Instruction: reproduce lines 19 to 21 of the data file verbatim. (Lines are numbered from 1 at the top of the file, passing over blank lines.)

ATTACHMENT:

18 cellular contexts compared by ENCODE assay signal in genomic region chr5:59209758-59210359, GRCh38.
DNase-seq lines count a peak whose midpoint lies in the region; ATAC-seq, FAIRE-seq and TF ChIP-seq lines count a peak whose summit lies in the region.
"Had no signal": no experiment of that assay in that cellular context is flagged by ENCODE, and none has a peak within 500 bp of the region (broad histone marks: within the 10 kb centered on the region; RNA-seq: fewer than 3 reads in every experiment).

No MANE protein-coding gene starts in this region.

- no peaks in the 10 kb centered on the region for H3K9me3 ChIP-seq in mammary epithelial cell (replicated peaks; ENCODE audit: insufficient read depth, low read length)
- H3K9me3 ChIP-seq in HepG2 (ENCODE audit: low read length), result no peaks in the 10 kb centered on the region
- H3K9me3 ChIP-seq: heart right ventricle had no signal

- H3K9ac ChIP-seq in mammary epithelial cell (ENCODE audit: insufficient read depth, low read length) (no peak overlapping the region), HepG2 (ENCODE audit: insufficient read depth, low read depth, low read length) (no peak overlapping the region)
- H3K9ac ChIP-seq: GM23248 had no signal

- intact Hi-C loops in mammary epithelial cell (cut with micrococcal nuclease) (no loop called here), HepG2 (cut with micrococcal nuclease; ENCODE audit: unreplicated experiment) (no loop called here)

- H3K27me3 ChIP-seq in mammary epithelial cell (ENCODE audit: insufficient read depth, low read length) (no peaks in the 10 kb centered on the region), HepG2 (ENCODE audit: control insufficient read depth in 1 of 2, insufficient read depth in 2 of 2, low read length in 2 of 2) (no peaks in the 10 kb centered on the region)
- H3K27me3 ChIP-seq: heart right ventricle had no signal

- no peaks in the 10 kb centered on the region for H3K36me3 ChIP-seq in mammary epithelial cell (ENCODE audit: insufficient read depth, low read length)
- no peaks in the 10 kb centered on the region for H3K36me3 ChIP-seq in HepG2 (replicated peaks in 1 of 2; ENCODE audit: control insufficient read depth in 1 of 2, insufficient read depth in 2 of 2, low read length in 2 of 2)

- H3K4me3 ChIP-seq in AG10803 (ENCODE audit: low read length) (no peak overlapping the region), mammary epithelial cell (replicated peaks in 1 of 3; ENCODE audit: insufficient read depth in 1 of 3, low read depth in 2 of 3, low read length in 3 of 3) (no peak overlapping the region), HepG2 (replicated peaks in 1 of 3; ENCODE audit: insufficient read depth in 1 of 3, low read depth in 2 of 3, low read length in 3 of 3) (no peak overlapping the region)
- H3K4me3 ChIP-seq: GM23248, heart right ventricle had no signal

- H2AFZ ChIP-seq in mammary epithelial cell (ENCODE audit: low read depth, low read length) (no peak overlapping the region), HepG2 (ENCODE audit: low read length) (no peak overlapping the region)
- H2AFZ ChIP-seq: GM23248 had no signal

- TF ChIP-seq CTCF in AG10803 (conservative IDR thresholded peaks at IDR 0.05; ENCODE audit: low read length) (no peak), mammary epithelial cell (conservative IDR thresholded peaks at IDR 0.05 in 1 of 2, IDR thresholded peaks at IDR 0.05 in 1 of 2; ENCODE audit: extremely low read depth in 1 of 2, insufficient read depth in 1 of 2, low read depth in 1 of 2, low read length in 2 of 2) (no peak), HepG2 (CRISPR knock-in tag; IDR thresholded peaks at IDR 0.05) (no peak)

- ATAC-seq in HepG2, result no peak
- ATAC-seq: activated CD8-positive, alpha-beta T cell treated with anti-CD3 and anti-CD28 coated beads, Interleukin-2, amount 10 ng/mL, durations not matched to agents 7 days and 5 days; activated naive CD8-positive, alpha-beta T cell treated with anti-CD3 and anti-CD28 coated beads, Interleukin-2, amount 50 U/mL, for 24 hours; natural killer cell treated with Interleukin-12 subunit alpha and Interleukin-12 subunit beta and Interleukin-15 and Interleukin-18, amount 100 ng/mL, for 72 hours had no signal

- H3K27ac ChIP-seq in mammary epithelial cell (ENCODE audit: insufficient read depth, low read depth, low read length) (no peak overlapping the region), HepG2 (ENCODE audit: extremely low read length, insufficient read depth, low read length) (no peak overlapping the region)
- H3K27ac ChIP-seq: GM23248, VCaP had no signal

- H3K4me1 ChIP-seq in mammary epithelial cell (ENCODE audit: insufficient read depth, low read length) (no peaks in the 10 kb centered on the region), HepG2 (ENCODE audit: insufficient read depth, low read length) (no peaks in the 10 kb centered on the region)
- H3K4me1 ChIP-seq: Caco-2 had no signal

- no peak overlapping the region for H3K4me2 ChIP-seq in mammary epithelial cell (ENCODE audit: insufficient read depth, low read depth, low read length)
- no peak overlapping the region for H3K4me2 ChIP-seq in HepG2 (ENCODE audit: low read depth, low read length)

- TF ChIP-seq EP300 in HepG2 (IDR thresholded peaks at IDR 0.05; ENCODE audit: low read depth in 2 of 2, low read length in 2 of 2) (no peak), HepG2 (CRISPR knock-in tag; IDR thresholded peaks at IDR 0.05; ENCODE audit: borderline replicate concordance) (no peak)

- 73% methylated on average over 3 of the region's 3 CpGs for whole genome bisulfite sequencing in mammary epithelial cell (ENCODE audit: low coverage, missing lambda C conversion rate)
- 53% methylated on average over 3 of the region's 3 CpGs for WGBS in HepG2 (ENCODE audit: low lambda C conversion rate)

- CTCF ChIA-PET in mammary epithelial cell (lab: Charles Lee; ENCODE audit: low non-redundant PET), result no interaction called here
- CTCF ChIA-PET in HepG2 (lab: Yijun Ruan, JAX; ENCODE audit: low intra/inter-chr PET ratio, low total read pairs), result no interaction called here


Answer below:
- TF ChIP-seq CTCF in AG10803 (conservative IDR thresholded peaks at IDR 0.05; ENCODE audit: low read length) (no peak), mammary epithelial cell (conservative IDR thresholded peaks at IDR 0.05 in 1 of 2, IDR thresholded peaks at IDR 0.05 in 1 of 2; ENCODE audit: extremely low read depth in 1 of 2, insufficient read depth in 1 of 2, low read depth in 1 of 2, low read length in 2 of 2) (no peak), HepG2 (CRISPR knock-in tag; IDR thresholded peaks at IDR 0.05) (no peak)

- ATAC-seq in HepG2, result no peak
- ATAC-seq: activated CD8-positive, alpha-beta T cell treated with anti-CD3 and anti-CD28 coated beads, Interleukin-2, amount 10 ng/mL, durations not matched to agents 7 days and 5 days; activated naive CD8-positive, alpha-beta T cell treated with anti-CD3 and anti-CD28 coated beads, Interleukin-2, amount 50 U/mL, for 24 hours; natural killer cell treated with Interleukin-12 subunit alpha and Interleukin-12 subunit beta and Interleukin-15 and Interleukin-18, amount 100 ng/mL, for 72 hours had no signal